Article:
Biochar project set to improve ag sustainability

By Lisa Sheppard

A newly developed system in the lab could become a boon for farmers in the field. Illinois Sustainable Technology Center (ISTC) scientist Wei Zheng and colleagues are creating a designer carbon-based biochar that captures phosphorus from tile drain runoff water and recycles it in soils to improve crop growth.

Zheng hypothesizes that this is a win-win strategy that will lead to increased crop yields and less nutrient runoff into water from agricultural fields.

Fertilizer phosphorus applied for plant growth tends to dissolve and leach out through field tile lines, so it promotes algae growth in nearby waterways. Harmful algal blooms (HAB) appear in lakes in the summer and die off once the growing season ends, contributing to oxygen-depleted waters, which result in fish kills and other adverse effects on aquatic life.

The yearly HAB prompted development of Illinois’ Nutrient Loss Reduction Strategy, which aims to reduce phosphorus in Illinois waters by 25 percent by 2025.

A sustainable, novel approach

Zheng and his colleagues at the University of Illinois (U of I), the Illinois Farm Bureau, and other groups believe their strategy will address this problem. By installing a bioreactor in the field with a biochar-sorption filter, water that runs through the tile system is filtered to remove nutrients before it reaches lakes and streams.

The filter holds biochar—a biomass product that looks like charcoal and is made mostly of carbon with high calcium and magnesium—which traps fertilizer nutrients. The biomass is made into small pellets that won’t block water flow.

In the lab, Zheng is studying different types of designer biochars made from sawdust, grasses, or crop residue pretreated with lime sludge, for example, to find the one that is the most effective in capturing phosphorus.

“We have generated some designer biochars that have extremely high capacities for holding dissolved phosphorus,” Zheng said. “Our previous studies have shown that biochar can not only strongly adsorb nutrients such as phosphorus, but also has a high sorption capacity for other contaminants, such as pesticides and antibiotics.”

This year, Zheng and his collaborators will scale up their technology to develop a bioreactor and biochar-sorption-channel system for a field trial on a commercial farm in Fulton County. In the second year of the project, the team will establish a bioreactor system that is able to treat drainage water received from a 12-acre field. Water testing will confirm how successful the system is at reducing phosphorous runoff.

An additional part of the project, also slated for next year, is to remove biochar pellets from the channel after fertilizer season and apply the phosphorus-captured biochars to the fields where they will slowly release phosphorus and other nutrients into the soil. As a result, producers can keep fertilizer costs down and increase crop yields when applying the biochar pellets at optimal times in the growing season.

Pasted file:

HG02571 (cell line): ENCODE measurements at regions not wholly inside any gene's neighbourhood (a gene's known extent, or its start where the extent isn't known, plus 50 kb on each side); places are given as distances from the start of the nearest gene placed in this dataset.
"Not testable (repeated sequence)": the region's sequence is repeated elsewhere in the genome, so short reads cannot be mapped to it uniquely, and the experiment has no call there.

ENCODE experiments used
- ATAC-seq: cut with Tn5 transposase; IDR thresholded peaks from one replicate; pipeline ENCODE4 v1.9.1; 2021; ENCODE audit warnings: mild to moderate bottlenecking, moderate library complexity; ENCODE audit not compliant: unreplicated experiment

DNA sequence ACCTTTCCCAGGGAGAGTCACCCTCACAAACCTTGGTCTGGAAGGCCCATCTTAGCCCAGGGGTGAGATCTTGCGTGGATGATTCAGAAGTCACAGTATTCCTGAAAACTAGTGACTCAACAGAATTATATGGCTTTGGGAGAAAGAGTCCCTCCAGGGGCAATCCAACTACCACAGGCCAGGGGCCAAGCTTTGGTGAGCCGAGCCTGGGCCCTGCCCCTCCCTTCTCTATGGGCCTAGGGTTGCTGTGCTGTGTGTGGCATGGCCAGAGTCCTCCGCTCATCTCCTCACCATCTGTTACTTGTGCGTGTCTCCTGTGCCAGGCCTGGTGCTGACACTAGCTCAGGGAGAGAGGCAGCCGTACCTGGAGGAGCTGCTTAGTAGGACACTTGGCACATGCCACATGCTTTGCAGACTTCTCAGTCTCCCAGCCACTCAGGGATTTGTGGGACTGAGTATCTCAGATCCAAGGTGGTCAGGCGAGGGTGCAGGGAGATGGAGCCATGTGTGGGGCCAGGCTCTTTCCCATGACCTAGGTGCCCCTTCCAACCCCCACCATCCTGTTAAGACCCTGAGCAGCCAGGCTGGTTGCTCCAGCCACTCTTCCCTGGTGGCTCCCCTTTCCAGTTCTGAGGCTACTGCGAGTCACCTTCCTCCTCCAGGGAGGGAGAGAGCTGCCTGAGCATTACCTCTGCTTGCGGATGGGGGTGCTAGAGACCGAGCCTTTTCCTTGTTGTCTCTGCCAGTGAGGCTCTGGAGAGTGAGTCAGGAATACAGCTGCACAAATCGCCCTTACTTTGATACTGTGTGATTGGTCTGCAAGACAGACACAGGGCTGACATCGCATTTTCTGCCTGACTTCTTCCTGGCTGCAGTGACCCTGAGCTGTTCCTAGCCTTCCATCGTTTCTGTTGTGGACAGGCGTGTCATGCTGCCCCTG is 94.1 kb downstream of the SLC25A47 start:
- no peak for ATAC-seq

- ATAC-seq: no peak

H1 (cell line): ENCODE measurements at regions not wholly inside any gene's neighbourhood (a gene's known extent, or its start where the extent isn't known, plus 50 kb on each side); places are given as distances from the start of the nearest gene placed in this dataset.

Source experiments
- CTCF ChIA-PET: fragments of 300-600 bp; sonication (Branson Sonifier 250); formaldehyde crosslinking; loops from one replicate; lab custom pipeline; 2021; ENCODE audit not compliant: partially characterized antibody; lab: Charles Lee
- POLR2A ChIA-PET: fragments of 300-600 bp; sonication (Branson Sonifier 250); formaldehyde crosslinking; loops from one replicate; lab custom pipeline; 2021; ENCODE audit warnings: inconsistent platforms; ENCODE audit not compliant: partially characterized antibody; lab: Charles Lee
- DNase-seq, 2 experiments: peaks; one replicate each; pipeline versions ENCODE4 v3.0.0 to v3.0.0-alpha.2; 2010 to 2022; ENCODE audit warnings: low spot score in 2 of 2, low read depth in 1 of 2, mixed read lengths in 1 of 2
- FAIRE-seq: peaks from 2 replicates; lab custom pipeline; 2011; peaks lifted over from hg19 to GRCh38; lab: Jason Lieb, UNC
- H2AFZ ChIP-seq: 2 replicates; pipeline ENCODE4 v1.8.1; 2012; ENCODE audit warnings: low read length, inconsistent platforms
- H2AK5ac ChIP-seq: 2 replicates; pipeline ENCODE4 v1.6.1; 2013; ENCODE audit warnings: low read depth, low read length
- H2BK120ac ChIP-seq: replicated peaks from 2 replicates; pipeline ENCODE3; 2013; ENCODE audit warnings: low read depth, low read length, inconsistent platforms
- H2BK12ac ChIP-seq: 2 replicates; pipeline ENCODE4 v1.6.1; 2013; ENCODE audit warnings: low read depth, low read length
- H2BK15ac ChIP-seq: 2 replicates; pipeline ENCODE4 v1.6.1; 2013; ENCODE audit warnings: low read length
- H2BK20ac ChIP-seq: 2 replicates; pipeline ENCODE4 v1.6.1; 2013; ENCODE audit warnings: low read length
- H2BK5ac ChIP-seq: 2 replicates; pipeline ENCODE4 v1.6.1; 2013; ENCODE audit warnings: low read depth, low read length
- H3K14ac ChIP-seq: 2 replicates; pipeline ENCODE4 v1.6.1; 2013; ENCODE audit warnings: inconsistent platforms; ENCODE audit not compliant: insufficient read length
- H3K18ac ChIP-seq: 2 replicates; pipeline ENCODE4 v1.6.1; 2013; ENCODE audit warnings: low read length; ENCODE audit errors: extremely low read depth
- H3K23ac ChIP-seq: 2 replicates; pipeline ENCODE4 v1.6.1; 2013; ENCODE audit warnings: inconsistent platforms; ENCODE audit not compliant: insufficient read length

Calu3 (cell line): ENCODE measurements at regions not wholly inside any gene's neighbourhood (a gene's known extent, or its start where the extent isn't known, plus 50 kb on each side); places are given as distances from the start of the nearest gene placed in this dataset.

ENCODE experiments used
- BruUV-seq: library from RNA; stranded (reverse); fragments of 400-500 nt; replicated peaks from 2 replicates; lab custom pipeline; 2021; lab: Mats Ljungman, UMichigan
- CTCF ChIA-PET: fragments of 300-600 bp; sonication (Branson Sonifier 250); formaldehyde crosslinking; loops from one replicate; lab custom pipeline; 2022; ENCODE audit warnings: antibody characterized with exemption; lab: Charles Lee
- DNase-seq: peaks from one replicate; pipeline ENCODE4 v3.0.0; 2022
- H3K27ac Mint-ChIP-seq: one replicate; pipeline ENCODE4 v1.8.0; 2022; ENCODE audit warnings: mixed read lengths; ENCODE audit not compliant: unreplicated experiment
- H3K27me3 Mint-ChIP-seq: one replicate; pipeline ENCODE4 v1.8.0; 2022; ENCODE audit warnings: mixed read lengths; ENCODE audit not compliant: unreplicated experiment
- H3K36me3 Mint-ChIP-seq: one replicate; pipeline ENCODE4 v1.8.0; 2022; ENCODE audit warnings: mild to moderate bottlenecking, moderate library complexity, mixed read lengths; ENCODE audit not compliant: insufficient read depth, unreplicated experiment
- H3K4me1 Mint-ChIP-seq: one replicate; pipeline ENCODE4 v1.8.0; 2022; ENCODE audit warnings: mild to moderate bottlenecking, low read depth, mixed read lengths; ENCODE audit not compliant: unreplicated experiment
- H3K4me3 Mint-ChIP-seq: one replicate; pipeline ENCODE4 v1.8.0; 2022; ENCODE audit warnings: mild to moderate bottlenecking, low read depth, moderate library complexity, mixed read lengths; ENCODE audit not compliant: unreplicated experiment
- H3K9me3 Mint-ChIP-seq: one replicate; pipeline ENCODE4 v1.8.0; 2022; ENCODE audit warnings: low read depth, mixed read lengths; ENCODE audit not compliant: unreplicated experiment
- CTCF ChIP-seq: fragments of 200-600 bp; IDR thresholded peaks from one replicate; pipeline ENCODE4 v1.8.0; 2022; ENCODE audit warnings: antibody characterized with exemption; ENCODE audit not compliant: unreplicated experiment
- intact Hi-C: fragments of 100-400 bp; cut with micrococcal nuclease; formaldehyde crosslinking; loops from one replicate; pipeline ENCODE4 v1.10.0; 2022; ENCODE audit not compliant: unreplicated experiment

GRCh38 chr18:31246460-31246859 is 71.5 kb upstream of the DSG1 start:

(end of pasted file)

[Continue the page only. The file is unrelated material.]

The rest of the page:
“The goal in adopting this technique is to keep applied phosphorus in the agricultural loop and prevent it from leaching into waterways,” Zheng said.

Benefits of a research team-organization collaboration

Wei Zheng demonstrates his bioreactor at Fulton County Field Day in July 2019.
Wei Zheng demonstrates his bioreactor to local farmers at Fulton County Field Day in July 2019.

Illinois Farm Bureau is involved in this project at the state and Fulton County level to foster interactions between farmers and U of I researchers. Their participation helps to ensure that the research is focused on applicable, realistic practices for Illinois farmers, according to Lauren Lurkins of the Illinois Farm Bureau.

The Farm Bureau helps identify producers who are willing to participate in research and in funding and outreach opportunities, such as field days.

“Research including Wei’s can help to add practices to or update the science behind existing practices in the Nutrient Loss Reduction Strategy,” Lurkins said. “PRI has a lot of researchers and resources that our farmers utilize. They cover everything from groundwater for rural area consumption to weather monitoring, which are all important to agriculture.”

Results from the project are expected in 2023. It is funded by the Illinois Nutrient Research & Education Council.

In late 2019, Zheng was appointed Vice Leader of the American Society of Agronomy’s Biochar Committee for his research in various projects on biochar. Several project descriptions are available, including: Using Biochar as a Soil Amendment for Sustainable Agriculture,  Sorption Properties of Greenwaste Biochar for Two Triazine Pesticides, and Carbon Sequestration Using Biochar.

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Media contacts: Wei Zheng, 217-333-7276, weizheng@illinois.edu; Lauren Lurkins, llurkins@ilfb.org; Prairie Research Institute Communications Team, news@prairie.illinois.edu